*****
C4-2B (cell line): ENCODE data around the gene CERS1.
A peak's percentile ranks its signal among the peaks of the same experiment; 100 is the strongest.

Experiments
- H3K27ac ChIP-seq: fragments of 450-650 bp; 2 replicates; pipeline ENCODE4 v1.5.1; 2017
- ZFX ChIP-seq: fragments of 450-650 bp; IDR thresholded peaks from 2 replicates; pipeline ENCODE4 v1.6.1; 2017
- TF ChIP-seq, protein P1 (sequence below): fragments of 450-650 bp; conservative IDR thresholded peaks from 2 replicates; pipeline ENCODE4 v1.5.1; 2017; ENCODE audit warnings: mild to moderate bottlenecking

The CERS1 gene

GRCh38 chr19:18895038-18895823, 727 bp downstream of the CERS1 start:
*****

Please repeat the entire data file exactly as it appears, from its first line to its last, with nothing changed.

C4-2B (cell line): ENCODE data around the gene CERS1.
A peak's percentile ranks its signal among the peaks of the same experiment; 100 is the strongest.

Experiments
- H3K27ac ChIP-seq: fragments of 450-650 bp; 2 replicates; pipeline ENCODE4 v1.5.1; 2017
- ZFX ChIP-seq: fragments of 450-650 bp; IDR thresholded peaks from 2 replicates; pipeline ENCODE4 v1.6.1; 2017
- TF ChIP-seq, protein P1 (sequence below): fragments of 450-650 bp; conservative IDR thresholded peaks from 2 replicates; pipeline ENCODE4 v1.5.1; 2017; ENCODE audit warnings: mild to moderate bottlenecking

The CERS1 gene

GRCh38 chr19:18895038-18895823, 727 bp downstream of the CERS1 start: